The air strike by U.S. missiles on a Syrian airbase today is an act of war, not just against Syria, but also its ally, Russia. It puts the ball firmly in Putin’s court. If he doesn’t react, he will be seen as weak. If he orders military action in reprisal, it will likely result in a third world war.
There will be many who’ll applaud this latest act of aggression by the United States. The U.S. Congress has already fallen into line behind their leader and the British government has, unsurprisingly, showed its support for America’s reactive military strike.
The use of nerve agents in warfare has been banned since 1925 under the Geneva Protocols, yet chemical weapons were used with impunity by the U.S. military in Iraq. But where were the U.S. media cameras, so quick to broadcast images of dead and dying children in Khan Shaykhun, when white phosphorus was killing and maiming people in Iraq? Strangely, they weren’t around. I wonder why.
As George Monbiot reported in the Guardian back in 2005:
The first account…unearthed in a magazine published by the US army. In the March 2005 edition of Field Artillery, officers from the 2nd Infantry’s fire support element boast about their role in the attack on Falluja in November last year: “White Phosphorous. WP proved to be an effective and versatile munition. We used it for screening missions at two breeches and, later in the fight, as a potent psychological weapon against the insurgents in trench lines and spider holes when we could not get effects on them with HE [high explosive]. We fired ‘shake and bake’ missions at the insurgents, using WP to flush them out and HE to take them out.”
The second, in California’s North County Times, was by a reporter embedded with the marines in the April 2004 siege of Falluja. “‘Gun up!’ Millikin yelled … grabbing a white phosphorus round from a nearby ammo can and holding it over the tube. ‘Fire!’ Bogert yelled, as Millikin dropped it. The boom kicked dust around the pit as they ran through the drill again and again, sending a mixture of burning white phosphorus and high explosives they call ‘shake’n’bake’ into… buildings where insurgents have been spotted all week.”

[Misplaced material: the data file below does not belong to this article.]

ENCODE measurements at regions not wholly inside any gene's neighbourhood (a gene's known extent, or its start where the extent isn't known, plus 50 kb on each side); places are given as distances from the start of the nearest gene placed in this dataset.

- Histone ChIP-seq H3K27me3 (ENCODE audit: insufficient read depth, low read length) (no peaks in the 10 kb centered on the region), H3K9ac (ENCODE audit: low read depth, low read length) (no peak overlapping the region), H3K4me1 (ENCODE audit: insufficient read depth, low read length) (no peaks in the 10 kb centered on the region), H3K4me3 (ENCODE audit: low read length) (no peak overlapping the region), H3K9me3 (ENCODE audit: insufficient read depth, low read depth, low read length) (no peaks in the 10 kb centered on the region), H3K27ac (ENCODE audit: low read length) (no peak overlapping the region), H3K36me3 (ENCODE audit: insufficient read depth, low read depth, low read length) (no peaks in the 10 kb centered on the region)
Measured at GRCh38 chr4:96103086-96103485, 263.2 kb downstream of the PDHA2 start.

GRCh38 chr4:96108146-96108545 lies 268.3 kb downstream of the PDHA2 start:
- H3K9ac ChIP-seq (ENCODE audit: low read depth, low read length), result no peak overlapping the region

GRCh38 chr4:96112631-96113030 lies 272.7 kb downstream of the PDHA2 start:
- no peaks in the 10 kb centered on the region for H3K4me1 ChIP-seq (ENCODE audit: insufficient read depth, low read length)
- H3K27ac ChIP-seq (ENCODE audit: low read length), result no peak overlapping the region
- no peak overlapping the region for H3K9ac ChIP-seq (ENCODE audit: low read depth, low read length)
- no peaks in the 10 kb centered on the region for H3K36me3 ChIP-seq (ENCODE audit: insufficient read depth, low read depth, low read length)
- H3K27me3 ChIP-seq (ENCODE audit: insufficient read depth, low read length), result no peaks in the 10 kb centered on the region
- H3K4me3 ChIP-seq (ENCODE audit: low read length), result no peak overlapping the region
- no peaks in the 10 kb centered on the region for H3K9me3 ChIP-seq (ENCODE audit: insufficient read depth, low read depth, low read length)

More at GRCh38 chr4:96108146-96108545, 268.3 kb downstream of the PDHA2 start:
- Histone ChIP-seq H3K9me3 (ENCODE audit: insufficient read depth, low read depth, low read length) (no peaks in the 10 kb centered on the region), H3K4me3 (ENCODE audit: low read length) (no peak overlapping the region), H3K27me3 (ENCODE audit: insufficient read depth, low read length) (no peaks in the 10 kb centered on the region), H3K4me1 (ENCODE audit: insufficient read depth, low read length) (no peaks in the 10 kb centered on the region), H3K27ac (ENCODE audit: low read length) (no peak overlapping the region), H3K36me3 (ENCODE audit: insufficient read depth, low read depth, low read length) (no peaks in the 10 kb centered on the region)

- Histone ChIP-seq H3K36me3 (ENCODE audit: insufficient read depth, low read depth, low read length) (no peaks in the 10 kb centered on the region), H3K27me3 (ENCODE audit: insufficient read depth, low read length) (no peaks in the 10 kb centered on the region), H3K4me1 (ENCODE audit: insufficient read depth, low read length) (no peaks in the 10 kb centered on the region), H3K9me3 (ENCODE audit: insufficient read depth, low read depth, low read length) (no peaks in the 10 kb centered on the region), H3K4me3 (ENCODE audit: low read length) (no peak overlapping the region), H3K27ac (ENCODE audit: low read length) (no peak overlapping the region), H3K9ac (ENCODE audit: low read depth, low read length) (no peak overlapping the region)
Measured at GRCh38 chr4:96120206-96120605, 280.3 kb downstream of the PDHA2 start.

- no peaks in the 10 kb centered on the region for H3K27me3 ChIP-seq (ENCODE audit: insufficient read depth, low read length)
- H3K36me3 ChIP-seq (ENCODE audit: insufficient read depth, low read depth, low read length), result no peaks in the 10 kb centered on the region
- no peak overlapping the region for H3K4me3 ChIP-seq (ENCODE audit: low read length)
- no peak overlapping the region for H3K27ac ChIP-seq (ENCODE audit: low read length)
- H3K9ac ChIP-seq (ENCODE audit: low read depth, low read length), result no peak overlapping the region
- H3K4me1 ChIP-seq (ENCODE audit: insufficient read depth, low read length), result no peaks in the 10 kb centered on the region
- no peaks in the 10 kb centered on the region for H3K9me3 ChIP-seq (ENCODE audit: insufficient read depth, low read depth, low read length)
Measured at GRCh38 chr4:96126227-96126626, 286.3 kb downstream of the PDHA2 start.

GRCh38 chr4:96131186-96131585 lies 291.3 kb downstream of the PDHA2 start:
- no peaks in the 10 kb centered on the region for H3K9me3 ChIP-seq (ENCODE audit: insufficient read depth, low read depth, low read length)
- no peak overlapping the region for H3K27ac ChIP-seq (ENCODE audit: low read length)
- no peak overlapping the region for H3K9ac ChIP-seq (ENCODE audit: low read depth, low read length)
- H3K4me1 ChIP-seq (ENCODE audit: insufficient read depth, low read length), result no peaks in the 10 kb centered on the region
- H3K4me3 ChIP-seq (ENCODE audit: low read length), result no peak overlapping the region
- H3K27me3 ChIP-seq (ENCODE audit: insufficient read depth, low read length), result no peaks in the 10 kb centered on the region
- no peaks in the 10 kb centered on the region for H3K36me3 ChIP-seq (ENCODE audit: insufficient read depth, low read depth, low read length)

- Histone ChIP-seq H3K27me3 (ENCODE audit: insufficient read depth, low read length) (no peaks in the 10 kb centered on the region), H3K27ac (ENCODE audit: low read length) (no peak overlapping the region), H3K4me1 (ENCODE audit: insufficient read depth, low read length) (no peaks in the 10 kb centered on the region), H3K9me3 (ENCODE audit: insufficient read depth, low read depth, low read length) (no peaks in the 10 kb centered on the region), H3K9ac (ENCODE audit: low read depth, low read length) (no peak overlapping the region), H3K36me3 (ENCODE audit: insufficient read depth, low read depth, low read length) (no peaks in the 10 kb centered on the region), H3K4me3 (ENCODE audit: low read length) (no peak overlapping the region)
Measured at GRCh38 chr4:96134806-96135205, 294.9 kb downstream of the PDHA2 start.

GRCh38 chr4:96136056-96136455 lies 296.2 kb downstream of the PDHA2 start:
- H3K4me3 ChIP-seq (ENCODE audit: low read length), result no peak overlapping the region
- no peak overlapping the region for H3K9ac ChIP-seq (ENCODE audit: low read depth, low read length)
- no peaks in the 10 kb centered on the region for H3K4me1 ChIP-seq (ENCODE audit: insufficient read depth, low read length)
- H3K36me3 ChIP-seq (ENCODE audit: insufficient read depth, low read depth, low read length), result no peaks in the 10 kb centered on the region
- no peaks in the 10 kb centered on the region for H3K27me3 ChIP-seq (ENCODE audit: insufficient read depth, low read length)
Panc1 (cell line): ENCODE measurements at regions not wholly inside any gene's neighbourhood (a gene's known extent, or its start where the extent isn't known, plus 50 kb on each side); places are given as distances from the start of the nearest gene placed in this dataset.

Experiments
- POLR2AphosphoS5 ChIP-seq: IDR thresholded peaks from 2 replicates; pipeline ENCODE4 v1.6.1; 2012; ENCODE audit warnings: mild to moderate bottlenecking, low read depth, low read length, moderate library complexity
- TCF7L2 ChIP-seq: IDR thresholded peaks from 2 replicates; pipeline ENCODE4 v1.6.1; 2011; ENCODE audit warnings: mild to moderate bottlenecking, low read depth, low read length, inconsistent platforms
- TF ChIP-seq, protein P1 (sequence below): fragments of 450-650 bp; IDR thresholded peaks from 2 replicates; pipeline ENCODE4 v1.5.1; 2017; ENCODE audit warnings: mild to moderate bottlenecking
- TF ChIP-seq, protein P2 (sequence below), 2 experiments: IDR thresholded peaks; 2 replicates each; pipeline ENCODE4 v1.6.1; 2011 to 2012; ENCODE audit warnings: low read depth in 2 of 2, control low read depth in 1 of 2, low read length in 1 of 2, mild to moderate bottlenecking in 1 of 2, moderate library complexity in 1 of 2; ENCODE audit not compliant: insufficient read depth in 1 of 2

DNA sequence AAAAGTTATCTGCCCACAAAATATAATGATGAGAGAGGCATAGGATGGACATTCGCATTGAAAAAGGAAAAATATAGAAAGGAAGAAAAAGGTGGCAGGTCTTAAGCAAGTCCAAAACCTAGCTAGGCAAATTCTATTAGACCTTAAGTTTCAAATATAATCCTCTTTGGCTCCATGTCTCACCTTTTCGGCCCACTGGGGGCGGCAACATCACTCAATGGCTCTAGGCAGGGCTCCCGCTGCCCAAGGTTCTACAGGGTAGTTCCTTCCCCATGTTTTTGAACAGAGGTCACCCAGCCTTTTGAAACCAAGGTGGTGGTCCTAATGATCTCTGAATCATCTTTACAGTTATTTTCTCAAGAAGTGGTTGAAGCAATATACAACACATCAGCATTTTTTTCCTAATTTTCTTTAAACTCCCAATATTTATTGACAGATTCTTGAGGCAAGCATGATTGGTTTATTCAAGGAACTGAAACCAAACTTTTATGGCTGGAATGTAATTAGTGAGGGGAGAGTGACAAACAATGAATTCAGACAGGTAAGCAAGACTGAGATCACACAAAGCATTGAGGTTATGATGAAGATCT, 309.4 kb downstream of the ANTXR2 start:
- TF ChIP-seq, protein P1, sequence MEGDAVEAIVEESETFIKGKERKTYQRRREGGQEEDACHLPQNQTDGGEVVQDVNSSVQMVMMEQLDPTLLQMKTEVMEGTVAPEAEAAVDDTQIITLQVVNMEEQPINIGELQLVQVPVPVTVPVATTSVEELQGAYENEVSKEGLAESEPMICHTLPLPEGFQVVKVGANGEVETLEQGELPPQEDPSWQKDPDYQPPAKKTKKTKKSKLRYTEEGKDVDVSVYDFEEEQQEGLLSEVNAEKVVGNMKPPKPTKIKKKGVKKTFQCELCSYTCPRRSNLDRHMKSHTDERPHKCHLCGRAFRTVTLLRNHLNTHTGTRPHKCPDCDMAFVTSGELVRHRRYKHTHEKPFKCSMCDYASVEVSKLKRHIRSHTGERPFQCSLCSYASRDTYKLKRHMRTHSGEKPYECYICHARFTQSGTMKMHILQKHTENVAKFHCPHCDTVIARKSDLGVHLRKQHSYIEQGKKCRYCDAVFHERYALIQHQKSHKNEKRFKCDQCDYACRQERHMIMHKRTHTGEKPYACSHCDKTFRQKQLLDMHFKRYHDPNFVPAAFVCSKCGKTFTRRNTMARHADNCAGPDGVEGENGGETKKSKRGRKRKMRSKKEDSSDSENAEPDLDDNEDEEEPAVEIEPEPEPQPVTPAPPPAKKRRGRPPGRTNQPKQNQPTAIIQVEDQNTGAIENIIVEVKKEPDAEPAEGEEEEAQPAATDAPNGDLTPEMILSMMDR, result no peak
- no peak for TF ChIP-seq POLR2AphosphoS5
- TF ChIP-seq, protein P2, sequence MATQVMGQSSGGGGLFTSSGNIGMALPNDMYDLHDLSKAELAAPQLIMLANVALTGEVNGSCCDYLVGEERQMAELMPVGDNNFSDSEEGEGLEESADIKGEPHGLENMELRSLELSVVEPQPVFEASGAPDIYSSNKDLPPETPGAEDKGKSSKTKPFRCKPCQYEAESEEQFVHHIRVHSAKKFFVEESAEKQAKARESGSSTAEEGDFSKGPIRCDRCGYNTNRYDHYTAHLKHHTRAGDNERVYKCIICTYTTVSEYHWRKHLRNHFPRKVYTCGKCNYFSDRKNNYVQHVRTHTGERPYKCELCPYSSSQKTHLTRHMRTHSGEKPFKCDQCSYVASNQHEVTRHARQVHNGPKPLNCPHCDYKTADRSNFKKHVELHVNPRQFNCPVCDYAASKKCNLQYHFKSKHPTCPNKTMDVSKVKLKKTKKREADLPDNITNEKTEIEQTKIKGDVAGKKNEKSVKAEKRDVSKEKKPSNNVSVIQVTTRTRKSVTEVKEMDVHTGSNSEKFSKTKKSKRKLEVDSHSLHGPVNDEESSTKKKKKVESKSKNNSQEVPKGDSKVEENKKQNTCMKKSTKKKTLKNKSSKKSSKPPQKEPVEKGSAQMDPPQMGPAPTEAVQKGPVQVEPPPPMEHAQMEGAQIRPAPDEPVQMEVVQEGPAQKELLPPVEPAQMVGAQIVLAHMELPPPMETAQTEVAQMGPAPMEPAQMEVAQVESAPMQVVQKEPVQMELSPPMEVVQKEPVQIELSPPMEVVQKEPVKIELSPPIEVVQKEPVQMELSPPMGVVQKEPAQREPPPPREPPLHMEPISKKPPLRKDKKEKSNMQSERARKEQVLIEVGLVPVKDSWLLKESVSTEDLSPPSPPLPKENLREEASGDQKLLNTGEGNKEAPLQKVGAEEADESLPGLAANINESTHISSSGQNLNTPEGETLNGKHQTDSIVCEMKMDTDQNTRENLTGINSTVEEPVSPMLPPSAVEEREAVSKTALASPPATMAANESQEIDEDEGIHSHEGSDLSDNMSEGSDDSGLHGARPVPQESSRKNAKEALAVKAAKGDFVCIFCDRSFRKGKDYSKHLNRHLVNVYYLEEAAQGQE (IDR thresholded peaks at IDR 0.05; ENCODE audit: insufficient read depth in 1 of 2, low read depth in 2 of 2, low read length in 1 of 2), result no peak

White phosphorus is not listed in the schedules of the Chemical Weapons Convention. It can be legally used as a flare to illuminate the battlefield, or to produce smoke to hide troop movements from the enemy. Like other unlisted substances, it may be deployed for “Military purposes… not dependent on the use of the toxic properties of chemicals as a method of warfare”. But it becomes a chemical weapon as soon as it is used directly against people. A chemical weapon can be “any chemical which through its chemical action on life processes can cause death, temporary incapacitation or permanent harm”.
White phosphorus is fat-soluble and burns spontaneously on contact with the air. According to globalsecurity.org: “The burns usually are multiple, deep, and variable in size. The solid in the eye produces severe injury. The particles continue to burn unless deprived of atmospheric oxygen… If service members are hit by pieces of white phosphorus, it could burn right down to the bone.” As it oxidises, it produces smoke composed of phosphorus pentoxide. According to the standard US industrial safety sheet, the smoke “releases heat on contact with moisture and will burn mucous surfaces… Contact… can cause severe eye burns and permanent damage.” 
The speed of Trump’s reactive strike against the Syrian al-Shayrat airfield just south of Homs speaks more of China and North Korea, than possible Syrian malpractise. It’s usual for military involvement to only come following days, or weeks, of planning and discussions. The speed of this response was all about Chinese premier Xi Jinping’s imminent arrival in Florida for his much publicized first meeting with Donald Trump.
To quote Paul Haenle, a veteran US diplomat:
“This is probably not a welcome development for Xi and the Chinese in terms of optics. It somewhat weakens the image of Xi as a strong statesman on the world stage. It will distract from coverage of the summit in US media. But more importantly, I think it says a lot about the US power and preeminent leadership role. It’s hard to imagine any other country in the world making that kind of unilateral strike – certainly not China.”
Bully-boy tactics have long been the Trump way of business. He’s always got his way by ensuring he held the strongest hand in any deal. That’s fine when playing poker; these days, when honour and loyalty raises only a sneer, it may even be considered the right way to do business.
When charged with leading a hellbent on empire-building superpower, such methods may bring results, but they may not be the kind of conclusion likely to prove beneficial to the long-term welfare of the human race.
 “The US used chemical weapons in Iraq – and then lied about it” George Monbiot, The Guardian, November 15th 2005